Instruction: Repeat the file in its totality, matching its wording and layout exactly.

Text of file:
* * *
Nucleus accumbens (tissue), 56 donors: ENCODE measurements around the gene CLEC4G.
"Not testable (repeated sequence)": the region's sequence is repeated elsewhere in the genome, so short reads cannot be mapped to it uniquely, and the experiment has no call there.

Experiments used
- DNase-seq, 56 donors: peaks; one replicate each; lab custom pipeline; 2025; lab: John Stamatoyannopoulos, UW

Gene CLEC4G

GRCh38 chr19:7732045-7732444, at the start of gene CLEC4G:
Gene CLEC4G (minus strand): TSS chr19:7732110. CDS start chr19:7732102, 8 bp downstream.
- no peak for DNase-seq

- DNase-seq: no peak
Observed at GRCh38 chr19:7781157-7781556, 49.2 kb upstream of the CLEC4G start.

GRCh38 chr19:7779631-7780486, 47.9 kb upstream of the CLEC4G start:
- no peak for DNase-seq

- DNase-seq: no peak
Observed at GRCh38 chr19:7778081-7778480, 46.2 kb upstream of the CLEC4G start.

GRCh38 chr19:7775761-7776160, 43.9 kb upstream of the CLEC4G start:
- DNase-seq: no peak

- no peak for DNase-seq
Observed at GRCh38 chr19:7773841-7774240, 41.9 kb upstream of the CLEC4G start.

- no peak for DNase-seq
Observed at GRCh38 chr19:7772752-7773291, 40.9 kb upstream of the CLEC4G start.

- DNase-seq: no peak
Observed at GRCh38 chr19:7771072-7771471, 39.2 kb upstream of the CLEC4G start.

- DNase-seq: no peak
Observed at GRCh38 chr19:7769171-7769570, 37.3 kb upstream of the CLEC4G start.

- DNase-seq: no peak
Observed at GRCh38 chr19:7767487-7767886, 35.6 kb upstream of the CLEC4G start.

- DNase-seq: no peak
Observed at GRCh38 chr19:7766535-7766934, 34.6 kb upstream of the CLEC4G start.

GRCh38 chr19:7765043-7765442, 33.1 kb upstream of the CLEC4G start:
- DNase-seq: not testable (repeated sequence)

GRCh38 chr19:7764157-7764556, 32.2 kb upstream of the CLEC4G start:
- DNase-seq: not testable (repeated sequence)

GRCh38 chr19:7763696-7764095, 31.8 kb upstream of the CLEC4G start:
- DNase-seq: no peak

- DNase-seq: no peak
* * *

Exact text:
Nucleus accumbens (tissue), 56 donors: ENCODE measurements around the gene CLEC4G.
"Not testable (repeated sequence)": the region's sequence is repeated elsewhere in the genome, so short reads cannot be mapped to it uniquely, and the experiment has no call there.

Experiments used
- DNase-seq, 56 donors: peaks; one replicate each; lab custom pipeline; 2025; lab: John Stamatoyannopoulos, UW

Gene CLEC4G

GRCh38 chr19:7732045-7732444, at the start of gene CLEC4G:
Gene CLEC4G (minus strand): TSS chr19:7732110. CDS start chr19:7732102, 8 bp downstream.
- no peak for DNase-seq

- DNase-seq: no peak
Observed at GRCh38 chr19:7781157-7781556, 49.2 kb upstream of the CLEC4G start.

GRCh38 chr19:7779631-7780486, 47.9 kb upstream of the CLEC4G start:
- no peak for DNase-seq

- DNase-seq: no peak
Observed at GRCh38 chr19:7778081-7778480, 46.2 kb upstream of the CLEC4G start.

GRCh38 chr19:7775761-7776160, 43.9 kb upstream of the CLEC4G start:
- DNase-seq: no peak

- no peak for DNase-seq
Observed at GRCh38 chr19:7773841-7774240, 41.9 kb upstream of the CLEC4G start.

- no peak for DNase-seq
Observed at GRCh38 chr19:7772752-7773291, 40.9 kb upstream of the CLEC4G start.

- DNase-seq: no peak
Observed at GRCh38 chr19:7771072-7771471, 39.2 kb upstream of the CLEC4G start.

- DNase-seq: no peak
Observed at GRCh38 chr19:7769171-7769570, 37.3 kb upstream of the CLEC4G start.

- DNase-seq: no peak
Observed at GRCh38 chr19:7767487-7767886, 35.6 kb upstream of the CLEC4G start.

- DNase-seq: no peak
Observed at GRCh38 chr19:7766535-7766934, 34.6 kb upstream of the CLEC4G start.

GRCh38 chr19:7765043-7765442, 33.1 kb upstream of the CLEC4G start:
- DNase-seq: not testable (repeated sequence)

GRCh38 chr19:7764157-7764556, 32.2 kb upstream of the CLEC4G start:
- DNase-seq: not testable (repeated sequence)

GRCh38 chr19:7763696-7764095, 31.8 kb upstream of the CLEC4G start:
- DNase-seq: no peak

- DNase-seq: no peak